• Evangeline Lawson

Flyboy in the buttermilk by Greg Tate



"The traditional failing in black criticism has been to accept a dichotomy between a bland universalism and a parochial black nationalism, and then to side with one or the other. What Tate understands in that culture, Afro-American culture in particular, is never a matter of either-or. He can both celebrate the energizing pull of cultural nationalism and register its limitations, moral and intellectual." (Henry Louis Gates, Jr.)


What I appreciate about books of essays is that they don't have to be read in order typically, but you can gain so much from less words (in comparison to typical nonfiction). So upon receiving this book, I jumped right into the chapter about Michael Jackson, because, why not? Plus as described in the forward of the book, Greg Tate's style allows for thorough examination from both sides of an argument, but it's direct and not watered down. He definitely doesn't hold back.


In Tate's discussion of Michael Jackson's changing appearance, he states "Slavery, minstrelsy, and black bourgeoisie aspirations are responsible for three of the more pejorative notions about blacks in this country-blacks as property, as ethnographic commodities, and as imitation rich white people. Given this history, there's a fine line between a black entertainer who appeals to white people and one who sells out the race in pursuit of white appeal." He continues in is evaluation by explaining the different phases of Michael Jackson's appearance corresponding with his chart-topping albums.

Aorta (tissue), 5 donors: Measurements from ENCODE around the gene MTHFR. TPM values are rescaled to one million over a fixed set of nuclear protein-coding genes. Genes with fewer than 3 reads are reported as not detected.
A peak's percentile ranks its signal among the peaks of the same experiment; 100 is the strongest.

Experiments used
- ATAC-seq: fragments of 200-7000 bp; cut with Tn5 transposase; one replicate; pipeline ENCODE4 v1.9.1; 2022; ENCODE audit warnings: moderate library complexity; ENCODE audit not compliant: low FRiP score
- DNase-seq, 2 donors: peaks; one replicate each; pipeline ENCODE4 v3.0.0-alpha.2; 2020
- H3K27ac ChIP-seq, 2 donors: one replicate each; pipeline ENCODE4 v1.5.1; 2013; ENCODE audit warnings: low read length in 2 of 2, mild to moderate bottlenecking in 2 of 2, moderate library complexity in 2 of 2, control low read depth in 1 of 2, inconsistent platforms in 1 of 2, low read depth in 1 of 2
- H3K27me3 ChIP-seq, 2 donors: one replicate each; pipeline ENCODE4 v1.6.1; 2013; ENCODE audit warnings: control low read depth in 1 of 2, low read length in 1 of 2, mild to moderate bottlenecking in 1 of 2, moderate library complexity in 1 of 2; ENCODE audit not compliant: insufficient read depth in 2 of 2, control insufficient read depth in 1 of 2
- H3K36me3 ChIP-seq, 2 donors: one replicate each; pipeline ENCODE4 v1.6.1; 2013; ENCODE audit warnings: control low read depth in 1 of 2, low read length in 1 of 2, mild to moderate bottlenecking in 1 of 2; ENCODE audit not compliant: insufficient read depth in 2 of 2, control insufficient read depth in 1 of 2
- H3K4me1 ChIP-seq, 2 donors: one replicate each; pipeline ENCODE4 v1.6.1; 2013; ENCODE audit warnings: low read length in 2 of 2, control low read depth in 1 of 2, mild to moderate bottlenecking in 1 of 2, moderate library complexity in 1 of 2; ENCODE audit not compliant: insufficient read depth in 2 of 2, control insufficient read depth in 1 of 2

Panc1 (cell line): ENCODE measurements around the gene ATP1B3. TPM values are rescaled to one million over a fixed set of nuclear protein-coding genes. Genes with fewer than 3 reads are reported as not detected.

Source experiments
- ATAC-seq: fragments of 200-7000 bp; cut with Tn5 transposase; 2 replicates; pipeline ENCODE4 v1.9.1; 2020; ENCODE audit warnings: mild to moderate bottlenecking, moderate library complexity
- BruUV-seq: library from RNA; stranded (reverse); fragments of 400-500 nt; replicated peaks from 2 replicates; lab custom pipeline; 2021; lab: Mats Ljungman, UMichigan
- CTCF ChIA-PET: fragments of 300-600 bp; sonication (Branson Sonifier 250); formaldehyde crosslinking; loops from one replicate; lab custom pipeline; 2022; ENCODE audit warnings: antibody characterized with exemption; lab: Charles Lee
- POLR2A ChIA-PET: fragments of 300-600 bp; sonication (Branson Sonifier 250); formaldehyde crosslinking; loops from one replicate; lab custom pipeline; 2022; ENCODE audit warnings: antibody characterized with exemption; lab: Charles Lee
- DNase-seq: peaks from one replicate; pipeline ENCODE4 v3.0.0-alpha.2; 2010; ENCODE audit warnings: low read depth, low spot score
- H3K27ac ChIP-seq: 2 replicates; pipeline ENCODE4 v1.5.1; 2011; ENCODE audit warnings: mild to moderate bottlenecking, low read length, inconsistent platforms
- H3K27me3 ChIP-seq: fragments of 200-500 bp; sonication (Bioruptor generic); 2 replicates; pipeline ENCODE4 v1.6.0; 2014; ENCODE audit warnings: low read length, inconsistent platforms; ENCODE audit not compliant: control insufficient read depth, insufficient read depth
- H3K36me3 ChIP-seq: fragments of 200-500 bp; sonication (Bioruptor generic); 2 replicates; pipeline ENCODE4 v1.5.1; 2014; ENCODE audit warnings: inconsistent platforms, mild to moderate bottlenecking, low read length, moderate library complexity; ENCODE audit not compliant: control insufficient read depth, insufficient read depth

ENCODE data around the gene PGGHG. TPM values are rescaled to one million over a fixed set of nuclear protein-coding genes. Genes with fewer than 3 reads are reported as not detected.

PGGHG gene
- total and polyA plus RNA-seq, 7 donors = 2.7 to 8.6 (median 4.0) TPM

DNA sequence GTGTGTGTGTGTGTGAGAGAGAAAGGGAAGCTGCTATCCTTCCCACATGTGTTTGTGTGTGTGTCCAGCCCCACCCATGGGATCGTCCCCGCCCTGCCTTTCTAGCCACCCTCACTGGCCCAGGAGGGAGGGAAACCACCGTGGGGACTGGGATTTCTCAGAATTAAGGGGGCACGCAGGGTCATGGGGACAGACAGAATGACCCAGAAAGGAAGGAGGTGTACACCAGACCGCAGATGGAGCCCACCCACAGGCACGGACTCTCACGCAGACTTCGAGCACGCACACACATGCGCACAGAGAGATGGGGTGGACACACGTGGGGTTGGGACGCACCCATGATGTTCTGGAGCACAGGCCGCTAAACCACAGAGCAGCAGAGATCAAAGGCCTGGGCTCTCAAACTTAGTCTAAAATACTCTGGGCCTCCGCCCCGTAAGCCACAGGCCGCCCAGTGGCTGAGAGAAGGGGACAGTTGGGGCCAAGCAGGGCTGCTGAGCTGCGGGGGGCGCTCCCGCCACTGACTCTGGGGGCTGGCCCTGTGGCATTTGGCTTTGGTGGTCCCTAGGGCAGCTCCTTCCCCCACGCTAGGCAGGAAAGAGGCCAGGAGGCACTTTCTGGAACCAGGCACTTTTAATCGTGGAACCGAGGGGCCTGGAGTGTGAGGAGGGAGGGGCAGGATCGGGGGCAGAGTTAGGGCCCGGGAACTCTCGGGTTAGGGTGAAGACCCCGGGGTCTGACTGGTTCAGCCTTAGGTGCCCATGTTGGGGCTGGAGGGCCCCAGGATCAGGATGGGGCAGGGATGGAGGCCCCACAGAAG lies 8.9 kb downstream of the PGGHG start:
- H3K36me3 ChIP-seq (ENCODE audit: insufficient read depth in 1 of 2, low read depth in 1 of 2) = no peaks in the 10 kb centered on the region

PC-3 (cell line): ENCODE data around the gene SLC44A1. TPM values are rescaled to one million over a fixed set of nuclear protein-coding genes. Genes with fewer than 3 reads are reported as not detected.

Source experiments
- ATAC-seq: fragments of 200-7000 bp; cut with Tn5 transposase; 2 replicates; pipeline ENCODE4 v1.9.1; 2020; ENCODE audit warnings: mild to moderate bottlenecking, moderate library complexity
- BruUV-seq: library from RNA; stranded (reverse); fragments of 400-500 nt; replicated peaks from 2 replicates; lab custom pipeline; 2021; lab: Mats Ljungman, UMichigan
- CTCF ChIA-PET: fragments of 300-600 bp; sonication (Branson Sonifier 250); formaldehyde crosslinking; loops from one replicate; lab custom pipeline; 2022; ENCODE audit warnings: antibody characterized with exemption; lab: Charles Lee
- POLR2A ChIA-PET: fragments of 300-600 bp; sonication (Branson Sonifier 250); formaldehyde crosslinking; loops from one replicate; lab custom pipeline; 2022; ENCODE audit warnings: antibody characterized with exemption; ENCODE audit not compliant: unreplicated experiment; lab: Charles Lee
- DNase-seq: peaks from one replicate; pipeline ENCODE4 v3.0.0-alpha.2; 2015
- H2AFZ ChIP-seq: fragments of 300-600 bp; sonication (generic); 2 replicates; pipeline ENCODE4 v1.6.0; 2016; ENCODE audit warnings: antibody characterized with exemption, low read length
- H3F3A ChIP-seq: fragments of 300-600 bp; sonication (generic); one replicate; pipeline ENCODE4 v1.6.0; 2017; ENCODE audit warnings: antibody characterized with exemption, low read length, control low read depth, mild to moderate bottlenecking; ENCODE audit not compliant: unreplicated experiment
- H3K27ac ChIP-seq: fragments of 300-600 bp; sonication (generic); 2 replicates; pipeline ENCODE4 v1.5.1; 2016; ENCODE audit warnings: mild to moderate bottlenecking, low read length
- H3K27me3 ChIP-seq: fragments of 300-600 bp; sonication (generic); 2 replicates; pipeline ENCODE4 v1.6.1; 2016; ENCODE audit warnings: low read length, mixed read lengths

This is just one excerpt from an essay in a book exploring social, political, and economic subjects that are at play in contemporary America and I was both intrigued and entertained. His thoughts are both scholarly and relatable, making Flyboy in the buttermilk both an engaging and enjoyable read.

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